| Quote #1
She began to cut the pages of a novel, tranquilly studying her prey through downcast lashes while she organized a method of attack. Something in his attitude of conscious absorption told her that he was aware of her presence: no one had ever been quite so engrossed in an evening paper! (1.2.8)
Look at the battle tactics involved in even the smallest of interactions in this novel. Lily has to measure and consider every word and action – it's no wonder she feels so trapped.
| Quote #2
Even such scant civilities as Lily accorded to Mr. Rosedale would have made Miss Stepney her friend for life; but how could she foresee that such a friend was worth cultivating? How, moreover, can a young woman who has never been ignored measure the pang which this injury inflicts? And, lastly, how could Lily, accustomed to choose between a pressure of engagements, guess that she had mortally offended Miss Stepney by causing her to be excluded from one of Mrs. Peniston's infrequent dinner-parties? (1.11.47)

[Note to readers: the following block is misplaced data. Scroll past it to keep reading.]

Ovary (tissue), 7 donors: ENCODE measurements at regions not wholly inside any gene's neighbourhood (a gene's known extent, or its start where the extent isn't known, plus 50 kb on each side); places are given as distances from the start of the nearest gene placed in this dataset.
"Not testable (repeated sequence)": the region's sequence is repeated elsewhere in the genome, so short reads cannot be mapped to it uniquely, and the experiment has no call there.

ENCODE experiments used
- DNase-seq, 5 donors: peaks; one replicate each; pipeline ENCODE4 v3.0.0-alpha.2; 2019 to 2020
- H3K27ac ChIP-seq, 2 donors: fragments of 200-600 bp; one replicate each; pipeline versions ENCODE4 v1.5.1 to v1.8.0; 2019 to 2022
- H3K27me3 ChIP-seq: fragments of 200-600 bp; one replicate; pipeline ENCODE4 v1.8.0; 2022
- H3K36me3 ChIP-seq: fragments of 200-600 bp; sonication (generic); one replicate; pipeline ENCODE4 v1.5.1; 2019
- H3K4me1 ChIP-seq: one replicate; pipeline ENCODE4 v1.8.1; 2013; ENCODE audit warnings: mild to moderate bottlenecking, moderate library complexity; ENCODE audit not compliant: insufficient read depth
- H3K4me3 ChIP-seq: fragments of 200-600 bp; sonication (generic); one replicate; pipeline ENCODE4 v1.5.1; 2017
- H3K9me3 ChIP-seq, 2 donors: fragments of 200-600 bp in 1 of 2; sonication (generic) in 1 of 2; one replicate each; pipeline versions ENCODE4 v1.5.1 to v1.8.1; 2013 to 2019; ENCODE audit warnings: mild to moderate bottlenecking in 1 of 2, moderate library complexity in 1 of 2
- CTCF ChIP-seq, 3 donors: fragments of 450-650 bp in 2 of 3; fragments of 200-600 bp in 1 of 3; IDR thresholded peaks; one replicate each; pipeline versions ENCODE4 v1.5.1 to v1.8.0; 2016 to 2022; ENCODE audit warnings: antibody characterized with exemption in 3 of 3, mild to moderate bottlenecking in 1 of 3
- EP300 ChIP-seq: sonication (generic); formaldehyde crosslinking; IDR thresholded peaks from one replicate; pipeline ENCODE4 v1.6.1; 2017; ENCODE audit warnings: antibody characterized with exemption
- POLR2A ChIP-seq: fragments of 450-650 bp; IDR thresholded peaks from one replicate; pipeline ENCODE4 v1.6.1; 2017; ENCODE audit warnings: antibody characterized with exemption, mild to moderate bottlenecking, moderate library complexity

Wharton makes a decent point; we can't judge Lily for her treatment of Grace because Lily just doesn't know any better. She's not built for this sort of thing (more social determinism).
| Quote #3
She had not known again till today that lightness, that glow of freedom; but now it was something more than a blind groping of the blood. The peculiar charm of her feeling for Selden was that she understood it; she could put her finger on every link of the chain that was drawing them together. (1.6.7)
It's interesting that Wharton uses this particular metaphor, since social determinism is repeatedly described as a set of "manacles" or "chains." Perhaps Lily's attraction to Selden is as much out of her control as her prescribed role in society.